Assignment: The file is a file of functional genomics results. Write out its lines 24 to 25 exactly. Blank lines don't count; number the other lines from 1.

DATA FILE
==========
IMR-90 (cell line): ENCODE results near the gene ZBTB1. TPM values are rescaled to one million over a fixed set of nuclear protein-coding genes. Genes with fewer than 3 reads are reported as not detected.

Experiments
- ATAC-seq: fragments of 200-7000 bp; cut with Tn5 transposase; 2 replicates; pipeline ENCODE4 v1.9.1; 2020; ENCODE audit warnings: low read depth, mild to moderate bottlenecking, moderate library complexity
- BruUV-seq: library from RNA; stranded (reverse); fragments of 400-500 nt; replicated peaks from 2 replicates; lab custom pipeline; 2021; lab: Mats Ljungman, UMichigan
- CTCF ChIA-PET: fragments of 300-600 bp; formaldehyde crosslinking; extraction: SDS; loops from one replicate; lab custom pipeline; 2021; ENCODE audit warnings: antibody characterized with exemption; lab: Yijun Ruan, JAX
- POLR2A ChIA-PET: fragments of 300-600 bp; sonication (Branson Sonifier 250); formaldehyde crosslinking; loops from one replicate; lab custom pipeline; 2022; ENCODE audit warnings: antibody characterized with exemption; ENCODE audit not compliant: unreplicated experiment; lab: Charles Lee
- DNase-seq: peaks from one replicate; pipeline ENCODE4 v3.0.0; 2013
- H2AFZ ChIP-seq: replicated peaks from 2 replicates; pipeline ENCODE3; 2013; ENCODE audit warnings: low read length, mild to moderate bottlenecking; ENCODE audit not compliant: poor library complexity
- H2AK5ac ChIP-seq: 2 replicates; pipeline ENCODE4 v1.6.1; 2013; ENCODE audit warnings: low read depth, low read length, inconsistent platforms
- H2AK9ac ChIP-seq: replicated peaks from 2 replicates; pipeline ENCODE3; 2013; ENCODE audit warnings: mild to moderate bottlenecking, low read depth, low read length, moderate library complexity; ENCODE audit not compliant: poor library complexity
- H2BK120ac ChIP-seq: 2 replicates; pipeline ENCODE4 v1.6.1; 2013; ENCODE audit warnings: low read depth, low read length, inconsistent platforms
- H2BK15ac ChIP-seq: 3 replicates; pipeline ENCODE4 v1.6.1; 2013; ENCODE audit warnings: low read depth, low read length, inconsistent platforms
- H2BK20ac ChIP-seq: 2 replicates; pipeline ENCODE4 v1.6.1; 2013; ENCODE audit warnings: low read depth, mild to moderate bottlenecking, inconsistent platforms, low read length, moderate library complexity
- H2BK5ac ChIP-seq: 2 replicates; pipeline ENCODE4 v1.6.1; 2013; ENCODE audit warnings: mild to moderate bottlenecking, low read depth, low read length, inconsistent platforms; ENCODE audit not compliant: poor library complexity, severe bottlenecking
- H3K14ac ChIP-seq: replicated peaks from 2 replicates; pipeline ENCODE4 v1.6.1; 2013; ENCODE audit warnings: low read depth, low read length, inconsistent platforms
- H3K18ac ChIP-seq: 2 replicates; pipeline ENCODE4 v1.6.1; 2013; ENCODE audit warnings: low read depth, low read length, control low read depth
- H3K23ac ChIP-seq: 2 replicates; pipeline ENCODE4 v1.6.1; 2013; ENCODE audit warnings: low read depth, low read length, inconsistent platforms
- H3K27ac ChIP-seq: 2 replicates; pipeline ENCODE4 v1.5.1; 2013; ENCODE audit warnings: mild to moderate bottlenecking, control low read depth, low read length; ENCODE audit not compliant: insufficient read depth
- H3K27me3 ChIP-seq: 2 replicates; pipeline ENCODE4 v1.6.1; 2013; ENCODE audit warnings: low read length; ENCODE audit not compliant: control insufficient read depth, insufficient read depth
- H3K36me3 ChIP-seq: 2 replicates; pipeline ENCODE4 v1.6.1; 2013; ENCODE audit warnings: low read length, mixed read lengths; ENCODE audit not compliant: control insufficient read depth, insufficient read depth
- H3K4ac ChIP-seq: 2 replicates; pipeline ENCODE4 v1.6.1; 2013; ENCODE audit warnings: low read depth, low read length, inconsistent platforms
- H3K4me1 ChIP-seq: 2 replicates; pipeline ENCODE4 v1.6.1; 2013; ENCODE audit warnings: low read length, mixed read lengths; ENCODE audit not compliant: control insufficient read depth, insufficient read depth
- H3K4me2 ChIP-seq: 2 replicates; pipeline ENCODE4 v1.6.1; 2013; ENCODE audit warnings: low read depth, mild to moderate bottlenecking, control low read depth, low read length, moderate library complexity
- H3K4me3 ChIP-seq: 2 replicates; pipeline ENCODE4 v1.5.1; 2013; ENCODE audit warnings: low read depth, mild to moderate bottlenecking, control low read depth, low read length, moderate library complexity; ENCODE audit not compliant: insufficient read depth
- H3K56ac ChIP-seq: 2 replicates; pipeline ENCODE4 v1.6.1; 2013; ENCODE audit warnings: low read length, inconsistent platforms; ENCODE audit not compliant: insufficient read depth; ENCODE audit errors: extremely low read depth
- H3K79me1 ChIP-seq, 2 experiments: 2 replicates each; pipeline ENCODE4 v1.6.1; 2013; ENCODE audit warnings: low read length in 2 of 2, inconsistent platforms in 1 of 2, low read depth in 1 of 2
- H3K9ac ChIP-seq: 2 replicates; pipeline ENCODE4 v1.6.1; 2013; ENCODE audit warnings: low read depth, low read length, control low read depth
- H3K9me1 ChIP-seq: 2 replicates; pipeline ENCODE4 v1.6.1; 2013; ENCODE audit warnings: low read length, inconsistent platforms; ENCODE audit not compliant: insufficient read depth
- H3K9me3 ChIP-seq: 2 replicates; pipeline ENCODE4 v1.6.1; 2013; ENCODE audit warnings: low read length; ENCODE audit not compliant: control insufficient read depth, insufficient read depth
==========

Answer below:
- H3K4me3 ChIP-seq: 2 replicates; pipeline ENCODE4 v1.5.1; 2013; ENCODE audit warnings: low read depth, mild to moderate bottlenecking, control low read depth, low read length, moderate library complexity; ENCODE audit not compliant: insufficient read depth
- H3K56ac ChIP-seq: 2 replicates; pipeline ENCODE4 v1.6.1; 2013; ENCODE audit warnings: low read length, inconsistent platforms; ENCODE audit not compliant: insufficient read depth; ENCODE audit errors: extremely low read depth